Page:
Character with all props, rigged and posed

The main challenge was painting skin weights on the character and constraining the props to the rig to prevent them from breaking during the character's posing. I needed to be very careful to avoid geometry overlapping. Additionally, Sara and I decided to add a rock and place the character's leg on it to increase the dynamism of the pose significantly.


Lighting was also an intriguing task since we didn’t have any reference from the original concept. We envisioned a cold-looking image with strong contrasts and a focal point on the main character.

Early Lighting setup

After initially setting up with a Dome Light, a Back Light, and a Rim Light, we incorporated Fill Lights to balance darker areas and introduced a neutral background to enhance the effect of the Indirectional Light and provide depth to the background. Additionally, we applied a neutral Blinn material to the entire character to visualise reflections, light impact, and colors effectively. I assisted the team in refining the lighting setup and took charge of creating the shaders and LookDev for the scene.

Final Renders

Last but not least, it's time to render and bring the character to life. We used V-Ray for rendering to achieve superior results, thanks to its excellent handling of lights and shadows. After final approval of the LookDev for the materials, we began the rendering process.

Renders in Vray with no Post Production

These shots really convinced us, but we were certain we could enhance the scene to make it more memorable and highlight the character's presence. We initiated some compositing in Photoshop, deciding to integrate Sara’s snowy environment with elements such as a snowstorm, a foggy background, and some color grading. Inspired by the popular book "The Winds of Winter" from "The Song of Ice and Fire" saga by G.R.R. Martin, we envisioned this "Wind of Winter" as a metaphorical wind of war, resembling a snow and ice storm, perfectly aligning with the character's story and action.

Here's the final result of this ambitious project:


We are very happy and proud of the result. Good teamwork is essential to achieve results like this, and we felt like we were in a real production due to the small amount of time we had and the seriousness of our teachers during the various project reviews. Properly dividing tasks among team members who are interested in developing specific skills was crucial. In my case, I learned a lot about rigging and lighting, but I was also very satisfied with how my texture workflow improved, thanks to the advice from Mattia and Sara. Iacopo and Daniela focused more on modeling and handled most of the props that compose the character, defining a well-done modeling workflow.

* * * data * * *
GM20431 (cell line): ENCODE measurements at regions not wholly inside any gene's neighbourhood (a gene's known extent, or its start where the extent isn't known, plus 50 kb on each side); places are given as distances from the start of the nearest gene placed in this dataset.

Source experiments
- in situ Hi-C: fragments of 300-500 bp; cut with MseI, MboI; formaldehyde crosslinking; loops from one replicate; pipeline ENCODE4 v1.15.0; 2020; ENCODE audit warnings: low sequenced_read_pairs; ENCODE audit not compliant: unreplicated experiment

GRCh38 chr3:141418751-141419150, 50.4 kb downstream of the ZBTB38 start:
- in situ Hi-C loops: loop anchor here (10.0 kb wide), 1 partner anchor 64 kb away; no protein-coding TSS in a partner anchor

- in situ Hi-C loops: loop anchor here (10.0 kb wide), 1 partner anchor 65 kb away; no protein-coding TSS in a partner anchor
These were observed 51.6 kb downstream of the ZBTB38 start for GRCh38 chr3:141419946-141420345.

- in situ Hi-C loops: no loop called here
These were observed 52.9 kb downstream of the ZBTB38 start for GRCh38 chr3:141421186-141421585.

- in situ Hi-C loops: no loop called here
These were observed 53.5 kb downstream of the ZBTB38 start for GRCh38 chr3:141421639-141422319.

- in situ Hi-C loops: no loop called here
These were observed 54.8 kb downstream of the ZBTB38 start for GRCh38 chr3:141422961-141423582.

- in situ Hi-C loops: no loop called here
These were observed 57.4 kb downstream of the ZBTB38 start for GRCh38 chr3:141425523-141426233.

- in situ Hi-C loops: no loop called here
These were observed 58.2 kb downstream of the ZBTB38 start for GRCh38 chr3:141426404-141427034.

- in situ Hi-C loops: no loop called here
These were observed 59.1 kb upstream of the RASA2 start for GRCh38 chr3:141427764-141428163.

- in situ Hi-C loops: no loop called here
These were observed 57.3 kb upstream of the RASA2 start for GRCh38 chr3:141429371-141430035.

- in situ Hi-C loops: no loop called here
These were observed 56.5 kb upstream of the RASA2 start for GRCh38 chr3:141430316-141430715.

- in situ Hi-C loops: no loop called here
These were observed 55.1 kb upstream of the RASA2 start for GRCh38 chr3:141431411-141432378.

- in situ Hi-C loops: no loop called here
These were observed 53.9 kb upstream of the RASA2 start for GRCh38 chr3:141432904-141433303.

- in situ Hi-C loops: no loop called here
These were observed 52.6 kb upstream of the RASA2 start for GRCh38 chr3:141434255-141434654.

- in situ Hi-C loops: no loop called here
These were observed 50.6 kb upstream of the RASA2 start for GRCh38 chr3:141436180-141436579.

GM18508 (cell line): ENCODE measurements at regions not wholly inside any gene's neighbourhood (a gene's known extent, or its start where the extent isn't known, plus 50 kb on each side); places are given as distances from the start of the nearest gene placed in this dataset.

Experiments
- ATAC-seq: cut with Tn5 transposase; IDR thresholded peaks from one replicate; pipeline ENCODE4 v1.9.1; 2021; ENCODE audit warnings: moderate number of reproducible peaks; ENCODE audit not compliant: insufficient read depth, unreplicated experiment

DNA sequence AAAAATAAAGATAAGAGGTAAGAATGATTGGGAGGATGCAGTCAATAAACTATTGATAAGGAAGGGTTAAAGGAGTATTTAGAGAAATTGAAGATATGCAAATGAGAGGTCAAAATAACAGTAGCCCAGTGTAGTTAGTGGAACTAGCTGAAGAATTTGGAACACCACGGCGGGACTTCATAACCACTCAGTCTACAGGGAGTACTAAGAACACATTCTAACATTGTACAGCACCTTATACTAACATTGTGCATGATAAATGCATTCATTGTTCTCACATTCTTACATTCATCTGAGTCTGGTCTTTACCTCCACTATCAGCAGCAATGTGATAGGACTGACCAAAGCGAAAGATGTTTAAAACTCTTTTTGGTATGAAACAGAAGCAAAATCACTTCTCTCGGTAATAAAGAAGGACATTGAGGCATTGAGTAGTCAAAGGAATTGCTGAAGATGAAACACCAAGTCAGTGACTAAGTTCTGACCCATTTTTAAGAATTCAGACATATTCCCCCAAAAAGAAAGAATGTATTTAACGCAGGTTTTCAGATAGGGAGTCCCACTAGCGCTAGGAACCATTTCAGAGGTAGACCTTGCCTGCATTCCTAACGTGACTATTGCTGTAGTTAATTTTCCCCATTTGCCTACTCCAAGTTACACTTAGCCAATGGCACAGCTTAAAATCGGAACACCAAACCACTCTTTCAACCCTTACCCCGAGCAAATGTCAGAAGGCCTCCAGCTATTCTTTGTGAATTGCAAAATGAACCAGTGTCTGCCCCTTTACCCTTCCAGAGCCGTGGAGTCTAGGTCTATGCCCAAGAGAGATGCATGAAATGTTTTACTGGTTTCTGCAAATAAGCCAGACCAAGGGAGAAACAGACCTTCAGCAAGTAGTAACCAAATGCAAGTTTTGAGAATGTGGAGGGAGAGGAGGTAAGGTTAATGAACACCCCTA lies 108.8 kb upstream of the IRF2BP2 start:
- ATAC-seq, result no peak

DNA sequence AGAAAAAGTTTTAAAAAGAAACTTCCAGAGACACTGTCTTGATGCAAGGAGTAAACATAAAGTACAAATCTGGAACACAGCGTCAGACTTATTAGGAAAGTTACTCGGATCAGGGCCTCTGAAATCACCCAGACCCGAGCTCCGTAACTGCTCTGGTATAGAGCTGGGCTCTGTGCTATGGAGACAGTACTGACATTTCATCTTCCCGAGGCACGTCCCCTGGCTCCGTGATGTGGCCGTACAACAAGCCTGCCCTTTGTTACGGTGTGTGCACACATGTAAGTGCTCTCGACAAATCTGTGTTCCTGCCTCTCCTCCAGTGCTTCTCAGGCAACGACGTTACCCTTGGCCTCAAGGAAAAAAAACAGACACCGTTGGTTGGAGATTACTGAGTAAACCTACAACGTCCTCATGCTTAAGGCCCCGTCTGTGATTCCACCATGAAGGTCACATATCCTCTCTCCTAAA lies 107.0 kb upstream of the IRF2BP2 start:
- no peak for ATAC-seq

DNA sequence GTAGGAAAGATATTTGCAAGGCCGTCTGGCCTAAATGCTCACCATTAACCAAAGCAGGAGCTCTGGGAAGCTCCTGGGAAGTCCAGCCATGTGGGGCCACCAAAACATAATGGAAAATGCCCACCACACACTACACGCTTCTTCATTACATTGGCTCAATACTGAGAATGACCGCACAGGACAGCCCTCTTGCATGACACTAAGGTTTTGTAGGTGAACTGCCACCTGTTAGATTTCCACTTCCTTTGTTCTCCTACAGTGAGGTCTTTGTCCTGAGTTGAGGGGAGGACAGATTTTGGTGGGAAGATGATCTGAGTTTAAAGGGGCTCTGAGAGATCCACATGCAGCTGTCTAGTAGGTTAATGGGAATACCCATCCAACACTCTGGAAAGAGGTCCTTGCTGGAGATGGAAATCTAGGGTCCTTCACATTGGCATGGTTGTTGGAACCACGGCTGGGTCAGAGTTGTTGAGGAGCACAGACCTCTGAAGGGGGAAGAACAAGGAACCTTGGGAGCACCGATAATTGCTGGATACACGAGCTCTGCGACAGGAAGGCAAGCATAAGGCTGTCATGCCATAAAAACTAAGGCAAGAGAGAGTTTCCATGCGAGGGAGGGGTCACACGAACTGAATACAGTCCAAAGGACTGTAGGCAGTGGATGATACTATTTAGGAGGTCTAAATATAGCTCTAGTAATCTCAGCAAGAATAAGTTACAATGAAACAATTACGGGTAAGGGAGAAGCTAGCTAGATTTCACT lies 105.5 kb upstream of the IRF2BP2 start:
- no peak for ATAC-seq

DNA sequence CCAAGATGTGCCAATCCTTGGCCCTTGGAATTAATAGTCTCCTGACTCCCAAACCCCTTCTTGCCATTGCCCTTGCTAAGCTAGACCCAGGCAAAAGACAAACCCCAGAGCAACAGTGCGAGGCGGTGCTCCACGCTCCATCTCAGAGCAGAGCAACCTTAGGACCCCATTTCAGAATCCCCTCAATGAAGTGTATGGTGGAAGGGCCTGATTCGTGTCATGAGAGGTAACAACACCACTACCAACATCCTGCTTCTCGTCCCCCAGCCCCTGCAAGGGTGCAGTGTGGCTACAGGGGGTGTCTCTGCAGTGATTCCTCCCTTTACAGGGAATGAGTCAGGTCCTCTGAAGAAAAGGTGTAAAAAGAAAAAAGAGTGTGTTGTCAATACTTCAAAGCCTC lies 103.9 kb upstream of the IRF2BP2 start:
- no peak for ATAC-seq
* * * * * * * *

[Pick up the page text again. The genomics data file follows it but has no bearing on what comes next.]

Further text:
Collaboration and communication were essential; everyone supported each other to maintain a consistent workflow throughout every step of production. We prioritized the team's success over individual achievements and created internal documentation with "must-do" steps to ensure clarity and harmony. I would like to thank all of my teammates:

Andrea Rottini | Mattia Tonon | Sara Nazionale | Jacopo Arboit | Daniela Conte

This artwork is very important to me and my portfolio because it showcases the growth of all my skills in just 6 months at Skyup Academy. It also highlights the importance of learning and effective communication in the 3D world. In my upcoming projects, I plan to focus more on shading, lighting, procedural modeling, and texturing. I aim to enhance my technical skills rather than purely artistic ones, believing it to be the right path for my continued learning and development.

Thank you so much for reading this article. I hope you enjoyed learning about how Fhausto was created and found our workflow interesting, inspiring you to create something cool related to Norse mythology. I also want to extend my gratitude to The Rookies for giving me the opportunity to write this article. It's always a pleasure to collaborate with platforms like this, and being able to share my team's profiles is one of the biggest thanks I can give to them for their dedication to this project.